Transifex (was: Re: Working with branches after 4.6)

Dimitris Glezos dimitris at
Sun Feb 22 13:21:27 CET 2009

On Sun, Feb 22, 2009 at 7:44 AM, Brian J. Tarricone <bjt23 at> wrote:
> On Sat, 21 Feb 2009 16:18:31 +0200 Dimitris Glezos wrote:
>> On Sat, Feb 21, 2009 at 2:46 PM, Stavros Giannouris
>> <stavrosg at> wrote:
>> > On Fri, 20 Feb 2009 15:03:01 -0800
>> > "Brian J. Tarricone" <bjt23 at> wrote:
>> >
>> >> Stavros Giannouris wrote:
>> >>
>> >> > How about using transifex[1] for this, which is made to solve
>> >> > this exact problem?
>> >>
>> >> Actually, looking at it, transifex doesn't seem to solve this
>> >> particular problem.  It still appears to require that all the
>> >> individual translator contributors have login credentials to the
>> >> source repository, which means we'd still have to set up
>> >> fine-grained permissions for the git repos.  Not saying transifex
>> >> isn't a good idea, but it doesn't solve any new problems with the
>> >> git transition.
>> >
>> > No, the individual translators need login credentials for the
>> > transifex interface only. The source repo needs to have only one
>> > account for transifex, or that's my understanding of it.
>> This is correct, Transifex only needs one SSH key to commit.
> That's kinda worse, IMO.  Now we have every single person's commits
> going through one committer account.  I guess with git that's not so
> bad, since git has a notion of splitting the committer and patch
> author, so they can be two separate people.

Right. We can use the translator's info in the 'author' field and
Transifex's ones in 'committer'. We can even use the translator's info
in both:

>> All file
>> submissions are committed using this SSH key. There is also the choice
>> to use different SSH keys for different repository domains.
> We tend not to give ssh access out to everyone; all translators have
> https access to the server with no shell account.

Authentication can happen against the https password. After that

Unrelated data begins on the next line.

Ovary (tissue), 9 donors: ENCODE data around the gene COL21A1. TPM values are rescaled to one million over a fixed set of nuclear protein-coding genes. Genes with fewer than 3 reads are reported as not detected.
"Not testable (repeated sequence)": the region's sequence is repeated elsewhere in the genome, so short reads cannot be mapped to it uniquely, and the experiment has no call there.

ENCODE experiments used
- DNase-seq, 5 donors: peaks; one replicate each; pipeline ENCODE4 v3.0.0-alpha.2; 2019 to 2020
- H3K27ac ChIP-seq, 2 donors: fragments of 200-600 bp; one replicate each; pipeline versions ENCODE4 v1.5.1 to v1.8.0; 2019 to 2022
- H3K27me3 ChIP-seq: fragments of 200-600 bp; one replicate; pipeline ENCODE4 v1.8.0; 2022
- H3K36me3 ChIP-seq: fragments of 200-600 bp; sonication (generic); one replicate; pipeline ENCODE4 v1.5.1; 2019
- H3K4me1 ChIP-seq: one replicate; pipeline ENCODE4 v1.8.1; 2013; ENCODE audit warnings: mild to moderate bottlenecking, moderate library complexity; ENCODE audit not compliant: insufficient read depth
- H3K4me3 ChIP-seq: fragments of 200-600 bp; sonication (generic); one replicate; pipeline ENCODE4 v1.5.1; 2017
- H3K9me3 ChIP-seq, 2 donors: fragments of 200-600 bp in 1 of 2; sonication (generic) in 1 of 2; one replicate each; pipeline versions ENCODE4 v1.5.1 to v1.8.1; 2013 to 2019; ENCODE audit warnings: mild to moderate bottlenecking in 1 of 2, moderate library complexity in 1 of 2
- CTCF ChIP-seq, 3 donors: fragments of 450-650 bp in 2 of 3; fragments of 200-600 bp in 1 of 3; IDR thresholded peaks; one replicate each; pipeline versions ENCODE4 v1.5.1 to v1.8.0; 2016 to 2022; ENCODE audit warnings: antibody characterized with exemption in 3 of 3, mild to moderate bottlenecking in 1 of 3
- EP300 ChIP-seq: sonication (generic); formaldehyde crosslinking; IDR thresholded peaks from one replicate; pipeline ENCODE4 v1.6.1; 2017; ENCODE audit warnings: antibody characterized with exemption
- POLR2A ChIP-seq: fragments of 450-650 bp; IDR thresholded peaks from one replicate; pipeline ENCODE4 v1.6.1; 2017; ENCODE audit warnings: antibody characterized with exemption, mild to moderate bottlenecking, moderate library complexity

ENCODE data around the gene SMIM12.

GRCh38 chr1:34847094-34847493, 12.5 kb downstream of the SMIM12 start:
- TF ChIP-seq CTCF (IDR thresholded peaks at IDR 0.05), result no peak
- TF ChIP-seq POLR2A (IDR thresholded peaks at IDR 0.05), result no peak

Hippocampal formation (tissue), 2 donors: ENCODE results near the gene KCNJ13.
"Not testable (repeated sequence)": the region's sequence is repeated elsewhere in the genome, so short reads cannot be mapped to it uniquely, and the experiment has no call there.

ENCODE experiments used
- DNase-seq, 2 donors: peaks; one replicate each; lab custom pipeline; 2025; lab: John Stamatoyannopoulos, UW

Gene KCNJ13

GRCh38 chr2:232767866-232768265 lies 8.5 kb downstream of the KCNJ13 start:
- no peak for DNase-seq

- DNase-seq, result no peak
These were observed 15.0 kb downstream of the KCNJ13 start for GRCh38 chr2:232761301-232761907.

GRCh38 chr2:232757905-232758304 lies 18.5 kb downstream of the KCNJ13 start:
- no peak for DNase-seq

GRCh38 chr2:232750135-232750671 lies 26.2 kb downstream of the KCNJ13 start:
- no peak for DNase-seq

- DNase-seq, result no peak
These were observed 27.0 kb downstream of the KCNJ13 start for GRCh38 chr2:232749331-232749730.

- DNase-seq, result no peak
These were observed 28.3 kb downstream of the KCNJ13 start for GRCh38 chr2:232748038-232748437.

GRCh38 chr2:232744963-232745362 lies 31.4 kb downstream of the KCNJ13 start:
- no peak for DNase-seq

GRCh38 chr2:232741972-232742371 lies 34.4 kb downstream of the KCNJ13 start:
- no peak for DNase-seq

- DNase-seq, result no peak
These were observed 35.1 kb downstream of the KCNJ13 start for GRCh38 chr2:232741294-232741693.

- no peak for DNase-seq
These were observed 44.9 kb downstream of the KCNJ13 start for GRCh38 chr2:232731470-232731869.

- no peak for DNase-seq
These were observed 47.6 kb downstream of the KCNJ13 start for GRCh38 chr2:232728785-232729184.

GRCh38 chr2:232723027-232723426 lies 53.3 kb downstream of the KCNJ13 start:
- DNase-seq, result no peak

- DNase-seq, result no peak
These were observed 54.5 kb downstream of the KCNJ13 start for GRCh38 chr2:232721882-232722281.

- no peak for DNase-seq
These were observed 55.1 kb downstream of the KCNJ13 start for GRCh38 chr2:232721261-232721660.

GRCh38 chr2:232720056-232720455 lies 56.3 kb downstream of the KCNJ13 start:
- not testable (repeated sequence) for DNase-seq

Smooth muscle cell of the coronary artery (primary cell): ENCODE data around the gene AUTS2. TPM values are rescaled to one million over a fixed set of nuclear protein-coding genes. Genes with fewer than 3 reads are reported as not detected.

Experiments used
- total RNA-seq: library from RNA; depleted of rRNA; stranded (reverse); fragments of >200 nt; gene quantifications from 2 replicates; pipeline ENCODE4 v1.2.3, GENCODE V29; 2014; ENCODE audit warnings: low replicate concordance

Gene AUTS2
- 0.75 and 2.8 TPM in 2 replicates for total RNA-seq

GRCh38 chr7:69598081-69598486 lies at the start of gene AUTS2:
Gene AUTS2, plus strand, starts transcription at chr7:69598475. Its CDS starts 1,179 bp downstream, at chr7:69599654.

point, more fine-grained permissions could be assigned through Tx. A
group of people could be able to commit, another group will just be
able to upload the files to be submitted by the first group (not yet
implemented, on the roadmap).

> How can we be sure
> that this account won't get hijacked?  Sure, we can set the account's
> shell to /bin/nologin (or can we?), but... I still don't like the
> requirement of a 'real' account.

It's definitely a valid concern.

Fedora is mitigating this by having an admin run ssh-agent manually
before running Tx on top of it, so the SSH key password is written by
a person before Tx runs.

Alternatively, since git also supports pushing over http/s we could
add support for this as well. No SSH account would be needed in this

Another alternative for dVCSs is to have Tx push patches to a
different branch or another server completely (eg. gitorious/github).
A committer (either a person or a service being run on your servers)
can pull the changesets into the main tree.

> (Of course, I'm being a bit hypocritical here, seeing as I set up
> gitosis on our server, which requires a ssh account...)
>> I'll be happy to answer any other questions raised -- Stavros, thanks
>> for CCing.
> Thanks!  I'm very interested in making our i18n process easier, both on
> our translators, and on our infrastructure.

And, to make things even tougher, also easier for our developers. =)

It's certain that Transifex doesn't solve _all_ problems right now.
The key point to keep, IMO, is "pushing translations upstream,
following the usual workflows" (eg. push on a source server of our own
using git patches). Having these two, we can find ways to overcome
shortcomings more easily.


Dimitris Glezos
Jabber ID: glezos at, GPG: 0xA5A04C3B

"He who gives up functionality for ease of use
loses both and deserves neither." (Anonymous)

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